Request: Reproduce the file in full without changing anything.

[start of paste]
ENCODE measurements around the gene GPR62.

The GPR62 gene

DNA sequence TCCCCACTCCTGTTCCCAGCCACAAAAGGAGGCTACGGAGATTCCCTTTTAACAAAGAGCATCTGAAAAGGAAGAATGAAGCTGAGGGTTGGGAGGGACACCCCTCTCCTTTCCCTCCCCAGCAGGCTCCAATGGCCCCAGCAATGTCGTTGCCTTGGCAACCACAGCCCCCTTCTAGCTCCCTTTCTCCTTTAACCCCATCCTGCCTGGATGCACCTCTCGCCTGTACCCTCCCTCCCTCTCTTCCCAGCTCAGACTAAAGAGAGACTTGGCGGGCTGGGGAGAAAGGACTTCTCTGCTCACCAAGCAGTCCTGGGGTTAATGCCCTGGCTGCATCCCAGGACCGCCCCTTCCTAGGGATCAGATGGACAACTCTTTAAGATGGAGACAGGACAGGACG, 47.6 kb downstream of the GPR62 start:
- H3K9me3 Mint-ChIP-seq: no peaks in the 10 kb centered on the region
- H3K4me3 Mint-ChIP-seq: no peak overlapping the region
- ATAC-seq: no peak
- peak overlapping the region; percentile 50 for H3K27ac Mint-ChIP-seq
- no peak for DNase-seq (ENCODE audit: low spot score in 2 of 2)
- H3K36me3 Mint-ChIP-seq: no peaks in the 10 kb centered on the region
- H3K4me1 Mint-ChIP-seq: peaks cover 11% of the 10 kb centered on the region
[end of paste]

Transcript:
ENCODE measurements around the gene GPR62.

The GPR62 gene

DNA sequence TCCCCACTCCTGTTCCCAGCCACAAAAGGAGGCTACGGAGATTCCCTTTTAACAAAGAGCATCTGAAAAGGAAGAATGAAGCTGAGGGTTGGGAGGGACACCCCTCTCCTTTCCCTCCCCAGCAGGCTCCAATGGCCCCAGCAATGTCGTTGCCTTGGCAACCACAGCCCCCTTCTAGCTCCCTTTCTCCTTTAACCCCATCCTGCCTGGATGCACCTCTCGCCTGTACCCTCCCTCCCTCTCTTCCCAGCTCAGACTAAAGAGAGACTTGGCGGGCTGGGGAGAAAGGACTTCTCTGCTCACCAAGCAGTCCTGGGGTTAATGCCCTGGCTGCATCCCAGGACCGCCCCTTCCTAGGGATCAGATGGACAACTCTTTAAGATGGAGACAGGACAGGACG, 47.6 kb downstream of the GPR62 start:
- H3K9me3 Mint-ChIP-seq: no peaks in the 10 kb centered on the region
- H3K4me3 Mint-ChIP-seq: no peak overlapping the region
- ATAC-seq: no peak
- peak overlapping the region; percentile 50 for H3K27ac Mint-ChIP-seq
- no peak for DNase-seq (ENCODE audit: low spot score in 2 of 2)
- H3K36me3 Mint-ChIP-seq: no peaks in the 10 kb centered on the region
- H3K4me1 Mint-ChIP-seq: peaks cover 11% of the 10 kb centered on the region